15 When bound the following happens: a)An enzyme is activated that converts glycogen to glucose (GLYCOGENOLYSIS). b)There is an increase in the conversion of amino acids and glycerol into glucose (GLUCONEOGENESIS). This results in an increase in blood glucose levels.

16 The role of adrenaline There are a number of other hormones that increase blood sugar levels. The most well known is adrenaline. Produced in adrenal glands (above kidneys) It raises blood glucose by:  Activating an enzyme that causes breakdown of glycogen to glucose in the liver.  Inactivating an enzyme that synthesises glycogen from glucose.

17 Adrenaline Hormone produce by the adrenal gland Increases metabolic rate Prepares the body for activity Is an amino acid derivative Cannot enter the target cell Therefore it must cause an effect without entering the cell

18 Action of adrenaline (1)

19 Action of adrenaline (2)

20 Action of adrenaline (3)

21 First and second messengers First messenger – A hormone that transmits a signal around the body Second messenger – Is cAMP which transmits a signal inside the cell

22 The Second Messenger Model Insulin binds to receptors, causing direct effects on the cell. Adrenaline and glucagon use a second messenger model. When they bind with receptors, an enzyme within the cell is activated to convert ATP to cyclic AMP. cAMP then activates more enzymes within the cell. Cyclic AMP is the SECOND MESSENGER.

23 Hormone interaction in regulating blood glucose Uses negative feedback as both hormones work to keep blood glucose at around 90mg per 100ml of blood. They are said to work antagonistically.

24 Task The exam questions

25 25 of 29© Boardworks Ltd 2009 Diabetes – type 1 Diabetes mellitus is a disorder that affects the body’s ability to regulate blood glucose levels. There are two different types – type 1 and type 2. Type 1 diabetes, also known as insulin- dependent diabetes, normally occurs suddenly in childhood. Type 1 diabetes can be controlled with regular insulin injections and the careful management of diet and exercise. The body is not able to produce its own insulin. This is thought to be caused by the immune system attacking the insulin- producing beta cells.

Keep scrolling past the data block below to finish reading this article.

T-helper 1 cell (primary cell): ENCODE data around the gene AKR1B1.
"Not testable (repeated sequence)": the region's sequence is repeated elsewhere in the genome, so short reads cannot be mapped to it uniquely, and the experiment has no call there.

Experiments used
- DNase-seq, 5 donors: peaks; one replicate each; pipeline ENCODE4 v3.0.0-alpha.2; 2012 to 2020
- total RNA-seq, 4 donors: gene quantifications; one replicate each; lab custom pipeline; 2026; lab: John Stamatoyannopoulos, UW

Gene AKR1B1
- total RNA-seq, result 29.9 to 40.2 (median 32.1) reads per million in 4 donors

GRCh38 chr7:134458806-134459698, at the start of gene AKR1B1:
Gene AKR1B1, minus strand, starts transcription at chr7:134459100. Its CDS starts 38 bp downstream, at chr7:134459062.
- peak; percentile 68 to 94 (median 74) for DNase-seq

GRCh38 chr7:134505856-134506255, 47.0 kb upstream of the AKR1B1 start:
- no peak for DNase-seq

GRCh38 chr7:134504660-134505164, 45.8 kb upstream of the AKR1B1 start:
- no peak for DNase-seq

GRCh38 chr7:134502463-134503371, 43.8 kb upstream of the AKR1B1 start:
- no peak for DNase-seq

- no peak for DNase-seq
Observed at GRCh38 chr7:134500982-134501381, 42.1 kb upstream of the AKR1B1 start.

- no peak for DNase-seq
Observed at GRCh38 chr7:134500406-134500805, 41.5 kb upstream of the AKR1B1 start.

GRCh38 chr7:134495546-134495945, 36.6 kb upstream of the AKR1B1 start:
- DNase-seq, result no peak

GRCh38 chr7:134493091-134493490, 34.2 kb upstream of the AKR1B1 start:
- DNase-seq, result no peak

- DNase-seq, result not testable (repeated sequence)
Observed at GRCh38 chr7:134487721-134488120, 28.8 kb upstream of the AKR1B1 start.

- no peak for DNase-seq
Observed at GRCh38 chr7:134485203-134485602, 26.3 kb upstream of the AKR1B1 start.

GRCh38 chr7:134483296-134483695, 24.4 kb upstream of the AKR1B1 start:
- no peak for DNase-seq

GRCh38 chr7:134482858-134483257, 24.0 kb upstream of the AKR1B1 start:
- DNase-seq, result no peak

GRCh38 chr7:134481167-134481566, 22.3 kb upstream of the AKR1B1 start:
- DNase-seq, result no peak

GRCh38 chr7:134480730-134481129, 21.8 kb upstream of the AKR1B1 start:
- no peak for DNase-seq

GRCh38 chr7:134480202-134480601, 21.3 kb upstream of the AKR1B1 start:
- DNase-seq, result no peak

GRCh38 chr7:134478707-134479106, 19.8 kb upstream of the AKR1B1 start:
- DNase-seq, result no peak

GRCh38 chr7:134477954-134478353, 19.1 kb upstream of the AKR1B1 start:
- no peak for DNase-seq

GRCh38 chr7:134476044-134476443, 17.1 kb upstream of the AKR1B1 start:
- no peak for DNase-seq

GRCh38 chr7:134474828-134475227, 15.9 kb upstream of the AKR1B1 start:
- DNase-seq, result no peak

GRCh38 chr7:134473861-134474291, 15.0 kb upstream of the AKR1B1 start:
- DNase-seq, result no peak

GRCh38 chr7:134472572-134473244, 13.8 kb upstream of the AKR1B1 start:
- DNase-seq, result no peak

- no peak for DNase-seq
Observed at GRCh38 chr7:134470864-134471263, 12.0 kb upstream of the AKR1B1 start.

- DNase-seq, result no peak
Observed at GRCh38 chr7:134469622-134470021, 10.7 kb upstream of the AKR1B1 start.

26 26 of 29© Boardworks Ltd 2009 Diabetes – type 2 Type 2 diabetes, also known as insulin-independent diabetes, occurs mainly in people over 40, however it is becoming increasingly common in adolescents. This condition is caused by glycoprotein receptors on the body cells losing their responsiveness to insulin, or an inadequate supply of insulin from the pancreas. Type 2 diabetes can be controlled by careful regulation of diet and exercise.

27 27 of 29© Boardworks Ltd 2009 What happens if glucose is not regulated? If the body does not regulate blood glucose concentration, it can become too high or too low, causing serious problems. Hyperglycaemia occurs when the blood glucose concentration becomes too high. This can lower the water potential of the blood, which can create osmotic problems that can cause dehydration. Symptoms include thirst, frequent urination, glucose in the urine and ultimately coma. Hypoglycaemia occurs when the blood glucose concentration becomes too low. This can occur when there is no store of glycogen. It can result in cells being deprived of energy. Symptoms include nausea, loss of concentration and ultimately coma.